For Pakistan flood relief in 2010, ELCA partner Church World Service has provided:
• 25,000 health consultations and visits by 10 mobile health teams in Mansehra, Kohistan and Swat.
• 9,000 nonfood items, including 2,000 tents, for 75,000 people.
• 2,800 tons of food for more than 91,000 people.
• 1 diarrhea treatment center in Swabi District, Khyber Pakhtunkhwa, together with the World Health Organization.
One hundred percent of gifts to ELCA International Disaster Response go to help with the disaster. Send checks (write “Pakistan Response” on the memo line) to: ELCA International Disaster Response, 39330 Treasury Center, Chicago, IL 60694-9300; give by credit card at 800-638-3522 or at the ELCA website.
More than 20 million people in Pakistan were affected by devastating floods in August 2010. Four million were left homeless and more than 2,000 died. Secular media coverage focused in large part on a lukewarm aid response from Western countries and on fears that terrorist groups would win followers through outreach to survivors. Lutherans gave millions to appeals after the Haitian earthquake and Asian tsunami. But images of those disasters were constantly in the media — bolstering church and other appeal efforts in the U.S.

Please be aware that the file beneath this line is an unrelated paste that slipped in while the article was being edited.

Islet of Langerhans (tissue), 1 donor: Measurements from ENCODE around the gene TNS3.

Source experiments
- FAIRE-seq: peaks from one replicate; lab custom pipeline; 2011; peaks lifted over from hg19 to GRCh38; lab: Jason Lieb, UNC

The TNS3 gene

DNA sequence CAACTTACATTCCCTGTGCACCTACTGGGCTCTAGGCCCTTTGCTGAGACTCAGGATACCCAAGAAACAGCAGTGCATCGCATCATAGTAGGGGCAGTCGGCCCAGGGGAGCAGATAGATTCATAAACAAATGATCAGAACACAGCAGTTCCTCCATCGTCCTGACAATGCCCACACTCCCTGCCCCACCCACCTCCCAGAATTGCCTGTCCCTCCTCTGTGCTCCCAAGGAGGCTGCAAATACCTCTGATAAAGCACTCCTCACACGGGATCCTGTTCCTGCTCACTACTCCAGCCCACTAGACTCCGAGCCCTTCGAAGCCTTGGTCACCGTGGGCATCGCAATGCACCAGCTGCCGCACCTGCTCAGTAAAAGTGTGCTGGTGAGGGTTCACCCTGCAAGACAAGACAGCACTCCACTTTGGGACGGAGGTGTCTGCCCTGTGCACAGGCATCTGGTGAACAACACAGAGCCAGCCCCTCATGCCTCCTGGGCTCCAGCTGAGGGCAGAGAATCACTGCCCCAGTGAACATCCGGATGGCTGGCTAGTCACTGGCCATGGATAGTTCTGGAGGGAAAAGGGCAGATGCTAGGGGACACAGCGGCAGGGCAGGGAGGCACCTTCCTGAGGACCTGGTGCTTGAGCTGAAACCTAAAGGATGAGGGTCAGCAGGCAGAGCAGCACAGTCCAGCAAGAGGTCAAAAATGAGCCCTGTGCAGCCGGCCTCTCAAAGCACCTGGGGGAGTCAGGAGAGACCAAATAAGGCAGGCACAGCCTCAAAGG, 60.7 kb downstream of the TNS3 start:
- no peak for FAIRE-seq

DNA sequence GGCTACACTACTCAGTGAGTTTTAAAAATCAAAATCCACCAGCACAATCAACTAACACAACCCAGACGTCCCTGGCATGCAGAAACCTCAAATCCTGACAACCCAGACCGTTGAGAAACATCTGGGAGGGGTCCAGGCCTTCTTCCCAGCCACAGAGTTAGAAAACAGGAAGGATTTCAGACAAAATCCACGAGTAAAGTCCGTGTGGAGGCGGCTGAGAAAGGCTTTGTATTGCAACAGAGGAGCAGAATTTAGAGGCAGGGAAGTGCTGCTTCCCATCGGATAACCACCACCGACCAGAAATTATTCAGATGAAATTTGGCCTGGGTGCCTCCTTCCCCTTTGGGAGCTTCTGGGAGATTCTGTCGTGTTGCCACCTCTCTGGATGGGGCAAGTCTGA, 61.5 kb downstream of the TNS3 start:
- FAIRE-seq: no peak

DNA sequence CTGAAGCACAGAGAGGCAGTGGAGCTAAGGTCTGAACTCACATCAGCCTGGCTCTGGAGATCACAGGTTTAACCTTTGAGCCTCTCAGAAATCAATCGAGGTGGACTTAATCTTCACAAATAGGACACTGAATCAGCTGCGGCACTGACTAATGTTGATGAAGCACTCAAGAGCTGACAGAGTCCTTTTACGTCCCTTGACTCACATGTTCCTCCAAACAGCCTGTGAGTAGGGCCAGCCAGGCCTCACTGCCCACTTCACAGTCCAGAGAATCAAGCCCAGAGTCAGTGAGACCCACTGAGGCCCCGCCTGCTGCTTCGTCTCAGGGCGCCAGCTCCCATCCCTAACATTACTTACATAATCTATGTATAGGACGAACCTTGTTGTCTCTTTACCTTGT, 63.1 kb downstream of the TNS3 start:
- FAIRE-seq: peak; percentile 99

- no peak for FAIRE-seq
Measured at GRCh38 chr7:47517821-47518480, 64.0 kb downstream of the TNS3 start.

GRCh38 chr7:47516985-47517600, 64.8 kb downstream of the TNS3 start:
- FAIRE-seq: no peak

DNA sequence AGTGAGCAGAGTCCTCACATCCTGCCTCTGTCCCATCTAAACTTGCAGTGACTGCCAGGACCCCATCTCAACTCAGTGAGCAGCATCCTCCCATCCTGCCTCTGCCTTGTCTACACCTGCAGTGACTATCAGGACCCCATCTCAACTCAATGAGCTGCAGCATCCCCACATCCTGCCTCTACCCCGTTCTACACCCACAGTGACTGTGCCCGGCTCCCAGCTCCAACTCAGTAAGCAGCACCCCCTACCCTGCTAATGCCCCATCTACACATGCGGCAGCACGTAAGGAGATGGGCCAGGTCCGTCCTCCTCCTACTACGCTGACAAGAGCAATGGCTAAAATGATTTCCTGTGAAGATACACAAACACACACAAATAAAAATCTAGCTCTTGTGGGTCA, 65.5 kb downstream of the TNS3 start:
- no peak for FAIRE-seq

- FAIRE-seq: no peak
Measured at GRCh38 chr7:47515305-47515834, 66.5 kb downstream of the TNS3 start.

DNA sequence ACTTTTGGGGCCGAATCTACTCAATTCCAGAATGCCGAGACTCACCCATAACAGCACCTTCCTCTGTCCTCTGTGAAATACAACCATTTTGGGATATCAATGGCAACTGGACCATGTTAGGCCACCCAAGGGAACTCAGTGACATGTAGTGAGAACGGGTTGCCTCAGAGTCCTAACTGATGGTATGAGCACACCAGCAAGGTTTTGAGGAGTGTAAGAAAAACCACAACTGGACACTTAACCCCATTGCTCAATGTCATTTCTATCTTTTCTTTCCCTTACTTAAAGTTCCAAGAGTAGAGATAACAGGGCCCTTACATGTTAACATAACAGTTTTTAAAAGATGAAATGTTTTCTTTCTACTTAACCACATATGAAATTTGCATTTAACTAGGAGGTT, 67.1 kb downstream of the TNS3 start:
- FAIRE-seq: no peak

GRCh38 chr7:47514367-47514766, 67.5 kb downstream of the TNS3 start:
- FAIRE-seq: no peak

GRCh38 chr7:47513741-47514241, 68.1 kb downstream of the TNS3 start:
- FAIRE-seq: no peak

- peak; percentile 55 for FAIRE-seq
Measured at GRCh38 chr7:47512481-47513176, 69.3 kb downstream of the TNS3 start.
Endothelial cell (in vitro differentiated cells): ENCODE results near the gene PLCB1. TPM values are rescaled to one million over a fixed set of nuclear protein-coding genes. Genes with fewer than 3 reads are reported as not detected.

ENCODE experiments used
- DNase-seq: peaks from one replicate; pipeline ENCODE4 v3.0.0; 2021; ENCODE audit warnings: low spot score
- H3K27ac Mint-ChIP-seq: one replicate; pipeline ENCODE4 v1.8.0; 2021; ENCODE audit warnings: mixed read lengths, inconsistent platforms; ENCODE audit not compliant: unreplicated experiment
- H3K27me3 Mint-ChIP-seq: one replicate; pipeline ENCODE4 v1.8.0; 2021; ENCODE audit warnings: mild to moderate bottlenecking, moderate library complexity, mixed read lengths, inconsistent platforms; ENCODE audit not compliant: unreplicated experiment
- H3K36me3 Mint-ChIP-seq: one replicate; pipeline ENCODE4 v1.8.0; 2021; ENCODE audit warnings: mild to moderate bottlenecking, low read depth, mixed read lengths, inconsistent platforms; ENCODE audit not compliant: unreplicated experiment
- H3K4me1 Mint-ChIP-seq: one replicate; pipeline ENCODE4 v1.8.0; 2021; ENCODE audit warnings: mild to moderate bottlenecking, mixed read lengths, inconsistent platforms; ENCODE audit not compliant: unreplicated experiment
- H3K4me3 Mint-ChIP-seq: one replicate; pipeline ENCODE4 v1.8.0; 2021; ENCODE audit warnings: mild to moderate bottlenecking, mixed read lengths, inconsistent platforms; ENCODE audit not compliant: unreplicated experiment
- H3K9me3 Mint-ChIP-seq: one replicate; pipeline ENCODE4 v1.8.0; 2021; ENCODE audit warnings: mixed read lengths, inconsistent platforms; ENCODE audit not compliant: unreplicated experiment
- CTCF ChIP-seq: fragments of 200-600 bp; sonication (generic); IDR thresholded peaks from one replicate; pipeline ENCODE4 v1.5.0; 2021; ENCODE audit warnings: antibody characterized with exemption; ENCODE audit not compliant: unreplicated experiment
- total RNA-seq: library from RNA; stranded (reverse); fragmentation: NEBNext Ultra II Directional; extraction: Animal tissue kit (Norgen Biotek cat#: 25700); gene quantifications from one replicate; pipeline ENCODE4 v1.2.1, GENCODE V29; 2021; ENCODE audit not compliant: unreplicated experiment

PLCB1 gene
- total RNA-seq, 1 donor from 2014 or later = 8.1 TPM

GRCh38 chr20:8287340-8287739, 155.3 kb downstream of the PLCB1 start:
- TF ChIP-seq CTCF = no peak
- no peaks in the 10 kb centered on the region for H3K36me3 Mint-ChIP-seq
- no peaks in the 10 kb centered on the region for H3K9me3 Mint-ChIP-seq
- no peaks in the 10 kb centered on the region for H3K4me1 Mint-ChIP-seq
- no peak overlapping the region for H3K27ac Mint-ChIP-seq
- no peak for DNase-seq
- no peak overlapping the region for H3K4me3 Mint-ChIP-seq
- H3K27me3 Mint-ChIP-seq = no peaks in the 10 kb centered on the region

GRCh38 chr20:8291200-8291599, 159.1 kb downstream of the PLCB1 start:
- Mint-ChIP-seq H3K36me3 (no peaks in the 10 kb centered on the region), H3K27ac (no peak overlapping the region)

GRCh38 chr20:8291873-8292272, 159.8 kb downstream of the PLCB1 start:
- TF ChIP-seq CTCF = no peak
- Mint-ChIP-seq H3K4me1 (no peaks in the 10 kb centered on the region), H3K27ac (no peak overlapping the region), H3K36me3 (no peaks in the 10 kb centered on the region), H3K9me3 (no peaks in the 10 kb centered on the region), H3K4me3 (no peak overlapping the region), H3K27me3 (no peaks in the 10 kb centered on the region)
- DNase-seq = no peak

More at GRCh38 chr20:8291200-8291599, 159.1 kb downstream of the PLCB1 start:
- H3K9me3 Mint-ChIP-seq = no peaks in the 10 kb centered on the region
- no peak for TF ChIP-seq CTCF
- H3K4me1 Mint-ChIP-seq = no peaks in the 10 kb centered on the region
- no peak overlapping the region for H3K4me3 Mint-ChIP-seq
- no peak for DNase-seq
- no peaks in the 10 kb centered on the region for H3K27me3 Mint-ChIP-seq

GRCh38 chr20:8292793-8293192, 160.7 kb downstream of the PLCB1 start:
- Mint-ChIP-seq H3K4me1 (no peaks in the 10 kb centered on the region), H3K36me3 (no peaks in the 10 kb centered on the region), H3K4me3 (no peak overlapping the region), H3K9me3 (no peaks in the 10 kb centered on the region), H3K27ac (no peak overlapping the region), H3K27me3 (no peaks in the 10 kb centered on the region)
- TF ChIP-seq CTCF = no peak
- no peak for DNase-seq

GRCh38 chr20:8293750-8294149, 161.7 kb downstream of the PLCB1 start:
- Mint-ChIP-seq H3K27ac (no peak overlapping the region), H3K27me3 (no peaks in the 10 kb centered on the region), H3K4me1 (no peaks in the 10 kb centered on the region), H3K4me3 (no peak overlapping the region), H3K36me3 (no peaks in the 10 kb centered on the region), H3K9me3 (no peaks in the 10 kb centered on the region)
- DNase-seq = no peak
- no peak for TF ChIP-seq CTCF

By the end of 2010, ELCA members had given $160,000 and the ELCA had spent $250,000 on relief efforts in Pakistan. Funds went to Lutheran World Relief, in partnership with Muslim Aid, for immediate relief including food, temporary shelter and other emergency needs. Funding also went to Church World Service-Pakistan, primarily for mobile health clinics, emergency food and other material aid.
The Lutheran asked Charles Amjad-Ali for his perspective on the Pakistan situation. He is the Martin Luther King Jr. Professor of Justice and Christian Community at Luther Seminary, St. Paul, Minn., and a pastor of the Church of Pakistan.
The Lutheran: How serious is the crisis? Do politics impede relief appeals?
Amjad-Ali: Water-carried infectious diseases such as cholera, typhoid and malaria may affect Pakistan for years to come, and access to clean drinking water will be a long-term challenge. Flooding collapsed much of the country's infrastructure, including roads, bridges, gas supplies and the hydroelectric system. It's the most dreadful natural disaster in the country's history, and all of this deeply impacts Pakistan's economy.
The rest of this article is only available to subscribers.
© 2014 Augsburg Fortress, Publishers